The Importance of Tactical, Notification, & Response TimesThe average time it takes for a traumatized victim to call 911 is called “tactical time” and is usually 5-7 minutes. Add another 4 to 11 minutes for 911 calls to be processed and first responders to arrive. Most shooting incidents are over in 5-12 minutes. The tactical, notification and response times must be sped up to save lives and can be with the touch of a smartphone “button.” This technology exists with Guard911®– it’s time we embrace it. If one person at MSDHS had touched the armed intruder icon on their smartphone as soon as they saw Cruz enter the building with the gun, first responder help may have been just around the corner, and the outcome may have been very different.
- Tactical Time: the time it takes a victim or witness to realize what is happening and call 911 – 5-7 minutes.
- Notification Time: the time it takes a 911 call to be processed and first responders dispatched – 4-11 minutes.
- Response Time: the time it takes for a first responder to be on the scene and act – 4-18 minutes.
What Can Be Learned from ParklandIn Parkland and other communities that contract their 911 services, many callers hang up in fear and frustration before ever getting to the first responder needed. When traumatized, a victim has a significant reduction in fine motor control, near vision, and color vision, which can make it extremely difficult to perform the life-saving act of even dialing 911, let alone be put on hold and repeat their need for help to another dispatcher. In this case, in February 2018 and still today, Parkland 911 calls from cellular phones are routed to Coral Springs, prohibiting Broward Sheriff Officers (BSO) from receiving Parkland’s direct 911 calls. The Coral Springs 911 center initially treated the MSDHS shooting solely as a fire/EMS event because it provides fire and emergency medical services to Parkland, not police response. This is what happened when those MSDHS cellphone callers called 911 for help.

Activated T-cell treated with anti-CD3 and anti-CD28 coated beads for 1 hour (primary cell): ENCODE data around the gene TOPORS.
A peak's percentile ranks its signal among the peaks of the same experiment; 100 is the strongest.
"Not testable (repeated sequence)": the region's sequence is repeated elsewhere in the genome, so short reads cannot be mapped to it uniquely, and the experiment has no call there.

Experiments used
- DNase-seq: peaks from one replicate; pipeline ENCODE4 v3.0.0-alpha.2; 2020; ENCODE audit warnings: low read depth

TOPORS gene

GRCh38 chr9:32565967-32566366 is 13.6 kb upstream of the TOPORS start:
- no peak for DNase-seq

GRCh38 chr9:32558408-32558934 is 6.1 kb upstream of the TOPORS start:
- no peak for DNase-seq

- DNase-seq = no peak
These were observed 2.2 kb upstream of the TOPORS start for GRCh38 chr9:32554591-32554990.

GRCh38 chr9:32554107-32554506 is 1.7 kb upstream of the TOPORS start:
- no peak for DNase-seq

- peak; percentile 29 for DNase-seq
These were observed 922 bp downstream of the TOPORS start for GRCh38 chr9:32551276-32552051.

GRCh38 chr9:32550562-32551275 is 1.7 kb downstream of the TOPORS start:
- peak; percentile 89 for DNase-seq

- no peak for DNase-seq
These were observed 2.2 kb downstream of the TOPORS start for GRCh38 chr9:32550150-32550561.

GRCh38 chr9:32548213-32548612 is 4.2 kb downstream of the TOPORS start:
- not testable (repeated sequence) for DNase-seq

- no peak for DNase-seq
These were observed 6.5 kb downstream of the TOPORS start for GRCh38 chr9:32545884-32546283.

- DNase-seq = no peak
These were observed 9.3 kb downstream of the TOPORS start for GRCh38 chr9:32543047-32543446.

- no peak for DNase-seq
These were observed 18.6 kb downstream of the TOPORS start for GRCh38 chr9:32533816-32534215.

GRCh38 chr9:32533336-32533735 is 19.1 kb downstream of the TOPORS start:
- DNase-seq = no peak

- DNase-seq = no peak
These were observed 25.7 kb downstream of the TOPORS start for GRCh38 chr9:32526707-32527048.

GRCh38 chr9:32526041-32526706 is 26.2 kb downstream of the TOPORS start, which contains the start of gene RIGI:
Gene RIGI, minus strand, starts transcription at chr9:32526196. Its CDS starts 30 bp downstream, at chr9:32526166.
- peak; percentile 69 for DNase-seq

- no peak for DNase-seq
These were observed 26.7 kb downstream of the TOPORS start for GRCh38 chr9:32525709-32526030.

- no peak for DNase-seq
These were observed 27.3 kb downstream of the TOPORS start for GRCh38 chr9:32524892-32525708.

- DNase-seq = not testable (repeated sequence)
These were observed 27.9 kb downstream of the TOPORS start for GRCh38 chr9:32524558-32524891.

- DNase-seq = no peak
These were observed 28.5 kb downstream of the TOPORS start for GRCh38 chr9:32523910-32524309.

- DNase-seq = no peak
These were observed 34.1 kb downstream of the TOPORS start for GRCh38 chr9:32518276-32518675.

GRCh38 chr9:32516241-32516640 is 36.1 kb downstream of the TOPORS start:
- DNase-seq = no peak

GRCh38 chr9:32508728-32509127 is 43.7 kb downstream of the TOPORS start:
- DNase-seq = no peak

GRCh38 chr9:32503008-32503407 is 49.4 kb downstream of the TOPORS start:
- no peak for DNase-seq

- They had to explain their emergency to the Coral Springs 911 dispatcher first.
- Then the dispatcher told each person to standby while they called Broward County Regional Communications.
- The Coral Springs dispatcher then told the BSO dispatcher about the caller on the line with a police emergency.
- Finally, the 911 callers had to repeat the reason for needing the police all over again to the BSO dispatcher.
Easy-to-Use Guard911® Apps Save LivesThe only control we have in these situations is to take direct life-saving action “because the remainder of the control is in the hands of the active killer,” Ron Borsch explains. Research suggests when waiting on law enforcement, the average casualty count is 14, but when people are notified right away, casualties average 2.5. So how do you get an immediate notification to all levels of help in an instant? With easy-to-use technology, like the Guard911® apps. Anyone with a cellphone has apps. Even the most technologically challenged person among us can push an app icon. That’s how easy Guard911 is to use. Guard911, SchoolGuard®, and CampusGaurd™ apps have many useful daily features, but the most important is that they do several things all at once. Simply by pushing one big red “button” on a cellphone screen, each app does the following:
- Speed-dials 911 for the “activator” to inform the police about the situation.
- As the activator waits to speak to the 911 operator, it alerts all other users on property and shows a mapped location of the initial alert for situational awareness.
- Alerts other properties within a 5-mile radius (as 20% of spree killers go mobile).
- While the activator is still waiting to speak with 911, law enforcement officers, on or off duty, who have the free Hero911® app are alerted and on their way.